[Bioclusters] Local blast server, beowulf vs mosix

Phillip Smith bioclusters@bioinformatics.org
Tue, 5 Mar 2002 00:22:09 -0500 (EST)

Mike Coleman wrote:
> I've been thinking about setting up a Beowulf and giving these issues a lot
> of thought.  The advantage of going "diskless" is primarily administrative,
> I think.  Basically, you need some way of keeping your clients in sync
> as you make changes over time.  There seem to be only two good ways to
> do this: share everything over NFS, or replicate changes.  SystemImager
> is an interesting take on the latter, and I like the core rsync idea,
> but it looks more complicated than I was hoping for, and so I'm leaning
> towards "diskless".
> (By "diskless", I mean not that the hosts have no disks, but that no (or
> almost no) state is stored there.  So, for example, the disks could be wiped
> and mounted on /tmp at each boot.)

Diskless in the true diskless sense is good for several reasons:

  - One less component that can fail and cause downtime
  - Less initial cost per system
  - You can setup one centralized image on your controlling node;
    keeping systems synced is as simple as keeping the image updated

There are of course situations where you might want this alternative
implementation of diskless, such as wanting to cache application data
locally, or to have scratch space for large data output.  But in either
form, "diskless" makes the management a bit more manageable.  But in
most cases, disks in each node is just wasted space, especially at
40+GB nowadays that come standard in these nodes.  I suppose you could
always buy machines with disks in them, and then take them out to be
placed in a SAN array that hangs off the controller node/does your

Getting back to Danny's original inquiry (whether to use beowulf
or mosix), I think it's important to understand the differences between
the available clustering solutions and methodologies.  There are
numerous ways to implement beowulf style clusters, with MOSIX(1) as
one of them.  MOSIX falls into the Single System Image (SSI) model,
where processes start on a node (be it the controlling node or
a compute node) and are transparently migrated back and forth
between systems (this is done based on various metrics, such as load
average, manual intervention, etc.)  Using MOSIX depends on your
needs.  Is the code you're running parallel?  Threaded?  Serial?
In general, MOSIX can theoretically handle all these situations
pretty well, but if your needs fall into one specific category, there
might be more optimized solutions for you.

The Scyld Beowulf software(2) (from the guys that started this whole
beowulf trend) also falls into the SSI model of clustering.  The advantage
of using their software is that they tie in some of the other aspects that
most people need/want, such as batching and queuing, and provide a
web-based management interface for it all.

I've setup and managed several clusters over the last few years.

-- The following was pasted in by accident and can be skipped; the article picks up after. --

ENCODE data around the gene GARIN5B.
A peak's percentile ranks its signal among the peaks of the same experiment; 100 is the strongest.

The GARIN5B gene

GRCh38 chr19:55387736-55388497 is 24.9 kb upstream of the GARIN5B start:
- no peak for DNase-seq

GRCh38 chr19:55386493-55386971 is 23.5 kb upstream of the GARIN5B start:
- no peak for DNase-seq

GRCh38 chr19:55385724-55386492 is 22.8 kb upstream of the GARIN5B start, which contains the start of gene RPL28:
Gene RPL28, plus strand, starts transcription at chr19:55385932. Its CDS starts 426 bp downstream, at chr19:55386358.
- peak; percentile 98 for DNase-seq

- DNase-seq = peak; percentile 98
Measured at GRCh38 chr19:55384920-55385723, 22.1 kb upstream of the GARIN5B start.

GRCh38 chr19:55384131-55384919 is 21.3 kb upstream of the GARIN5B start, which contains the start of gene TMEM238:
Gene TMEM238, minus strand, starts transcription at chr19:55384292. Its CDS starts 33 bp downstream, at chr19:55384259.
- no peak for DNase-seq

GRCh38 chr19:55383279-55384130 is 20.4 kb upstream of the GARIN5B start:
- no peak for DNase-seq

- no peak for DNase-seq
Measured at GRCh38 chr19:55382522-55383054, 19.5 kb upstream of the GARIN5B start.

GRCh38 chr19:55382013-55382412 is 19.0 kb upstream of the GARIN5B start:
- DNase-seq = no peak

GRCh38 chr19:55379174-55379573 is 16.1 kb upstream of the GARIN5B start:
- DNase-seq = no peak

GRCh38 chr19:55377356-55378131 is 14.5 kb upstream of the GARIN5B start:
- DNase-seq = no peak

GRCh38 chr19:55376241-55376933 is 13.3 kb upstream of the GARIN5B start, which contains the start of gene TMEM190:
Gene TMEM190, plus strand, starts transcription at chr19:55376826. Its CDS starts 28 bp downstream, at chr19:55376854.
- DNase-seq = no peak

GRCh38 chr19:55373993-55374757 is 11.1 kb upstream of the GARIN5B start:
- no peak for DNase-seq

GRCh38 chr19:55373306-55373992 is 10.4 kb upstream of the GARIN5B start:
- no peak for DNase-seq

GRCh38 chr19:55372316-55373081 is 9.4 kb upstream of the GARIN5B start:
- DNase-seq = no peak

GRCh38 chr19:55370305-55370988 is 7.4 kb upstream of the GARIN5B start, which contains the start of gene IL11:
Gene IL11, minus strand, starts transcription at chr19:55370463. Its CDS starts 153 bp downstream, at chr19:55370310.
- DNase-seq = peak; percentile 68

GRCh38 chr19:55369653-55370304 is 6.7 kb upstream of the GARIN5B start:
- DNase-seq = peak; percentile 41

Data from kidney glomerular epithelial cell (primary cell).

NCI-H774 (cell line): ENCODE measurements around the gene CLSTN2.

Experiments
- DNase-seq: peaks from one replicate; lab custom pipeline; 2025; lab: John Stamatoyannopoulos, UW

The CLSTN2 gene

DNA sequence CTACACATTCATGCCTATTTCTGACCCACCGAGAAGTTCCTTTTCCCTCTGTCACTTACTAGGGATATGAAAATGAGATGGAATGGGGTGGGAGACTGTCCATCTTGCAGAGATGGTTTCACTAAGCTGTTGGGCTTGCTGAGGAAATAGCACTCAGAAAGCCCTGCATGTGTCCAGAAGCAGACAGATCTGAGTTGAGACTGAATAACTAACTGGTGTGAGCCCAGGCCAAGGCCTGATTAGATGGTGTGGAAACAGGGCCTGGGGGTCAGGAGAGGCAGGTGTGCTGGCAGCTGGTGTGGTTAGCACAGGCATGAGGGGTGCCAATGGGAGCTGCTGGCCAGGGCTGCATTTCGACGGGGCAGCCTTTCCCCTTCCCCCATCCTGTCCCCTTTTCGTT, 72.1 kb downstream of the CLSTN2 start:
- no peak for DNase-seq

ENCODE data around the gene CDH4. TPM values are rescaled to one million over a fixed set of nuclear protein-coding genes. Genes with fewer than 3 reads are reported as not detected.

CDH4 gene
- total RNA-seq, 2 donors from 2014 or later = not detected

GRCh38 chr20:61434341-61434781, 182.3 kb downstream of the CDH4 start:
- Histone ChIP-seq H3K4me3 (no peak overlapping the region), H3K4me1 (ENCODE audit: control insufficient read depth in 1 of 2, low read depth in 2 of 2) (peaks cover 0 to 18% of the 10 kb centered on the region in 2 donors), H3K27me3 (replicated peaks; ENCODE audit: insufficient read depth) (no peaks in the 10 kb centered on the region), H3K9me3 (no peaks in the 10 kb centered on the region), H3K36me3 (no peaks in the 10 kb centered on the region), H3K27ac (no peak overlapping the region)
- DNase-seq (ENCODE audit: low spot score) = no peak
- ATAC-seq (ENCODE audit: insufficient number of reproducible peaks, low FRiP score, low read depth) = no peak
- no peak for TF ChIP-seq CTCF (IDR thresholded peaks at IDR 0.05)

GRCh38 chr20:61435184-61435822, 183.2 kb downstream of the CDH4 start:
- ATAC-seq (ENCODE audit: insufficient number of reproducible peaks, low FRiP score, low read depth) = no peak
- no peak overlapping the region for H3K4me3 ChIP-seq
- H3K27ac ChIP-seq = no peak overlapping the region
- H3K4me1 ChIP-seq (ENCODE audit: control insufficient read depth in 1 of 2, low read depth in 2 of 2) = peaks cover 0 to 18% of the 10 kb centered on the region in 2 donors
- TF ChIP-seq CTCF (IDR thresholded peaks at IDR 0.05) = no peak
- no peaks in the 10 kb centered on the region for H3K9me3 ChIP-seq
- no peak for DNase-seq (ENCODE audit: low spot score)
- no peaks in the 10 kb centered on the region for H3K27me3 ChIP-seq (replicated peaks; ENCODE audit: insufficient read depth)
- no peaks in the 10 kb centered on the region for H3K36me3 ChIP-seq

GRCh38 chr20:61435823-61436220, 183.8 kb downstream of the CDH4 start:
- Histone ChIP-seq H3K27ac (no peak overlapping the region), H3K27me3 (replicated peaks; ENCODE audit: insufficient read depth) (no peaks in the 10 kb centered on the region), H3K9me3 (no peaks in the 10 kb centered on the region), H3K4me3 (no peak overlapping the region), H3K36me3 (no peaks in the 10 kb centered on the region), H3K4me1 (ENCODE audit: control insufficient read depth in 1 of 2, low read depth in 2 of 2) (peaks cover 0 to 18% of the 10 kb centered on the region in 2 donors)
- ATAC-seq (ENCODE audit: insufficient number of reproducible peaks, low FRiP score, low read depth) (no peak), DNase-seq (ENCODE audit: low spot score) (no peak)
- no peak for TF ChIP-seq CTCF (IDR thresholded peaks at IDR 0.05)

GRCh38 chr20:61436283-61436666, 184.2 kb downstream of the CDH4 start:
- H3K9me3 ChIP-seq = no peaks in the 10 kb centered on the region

The most recent was a 32 node cluster I designed and implemented
for the Univ. of Chicago Geophysics department.  I chose Debian
as the Linux distribution, and used a package called Fully Automated
Installer (FAI)(3) to deal with building the nodes.  Essentially, one
can add a new, fully functioning node to the cluster inside of 10
minutes.  A new node will netboot, and the FAI scripts take care
of partitioning, installing a set of packages based on cfengine
classes (you can base classes on just about anything, and it includes
hooks for setting up diskless clients),  and copying over any custom
configs or other setup that is necessary.  This is similar to kickstart
under Red Hat, or Jumpstart under Solaris.  I don't think MOSIX provides
any means of building the nodes initially, but Scyld probably does (it
provides a system image, similar to the way SystemImager is setup I
think).  Note however that this only handles one aspect of setting up a
cluster--the initial software installation.  It does nothing for the
longer term management aspects, and you're left figuring out how to deal
with that on your own.

This also says nothing about the actual hardware to pick, and the type
of interconnect (10/100/1000 base-T, Myrinet, Scali, etc.).

I could go on and on about why I picked Debian, or why to
use one distribution over the other, or which software to pick and
why, but that would require writing a book.  There are already some
really good books out there on the subject.  The best advice I can give
to anyone who is thinking about setting up a cluster is to do a lot
of research and first gain and understanding of what's available to you.
Don't rush.  Define your present and potentially future needs, and pick
a solution that best solves your problems.  Clusters can't solve
everything though, so make sure it's a problem that warrants the time
and effort you'll spend in putting one together.  If you're not the
one doing the actual implemention, be nice to the sysadmin(s) that
are (buy them beer when they have it working). :)

(1) http://www.mosix.org/
(2) http://www.scyld.com/
(3) http://www.informatik.uni-koeln.de/fai/

Some other general links:

http://www.linuxnetworx.com/  (I'd recommended this solution for anyone
                               who's serious about a cluster.  These guys
                               are extremely professional)

http://foundries.sourceforge.net/clusters/   (lots of links & software)


Phillip Smith
UNIX Systems Administrator
Center for Genomics & Bioinformatics
Jordan Hall 153
Indiana University, Bloomington

 Phone: 812-856-5081
E-mail: psmith@bio.indiana.edu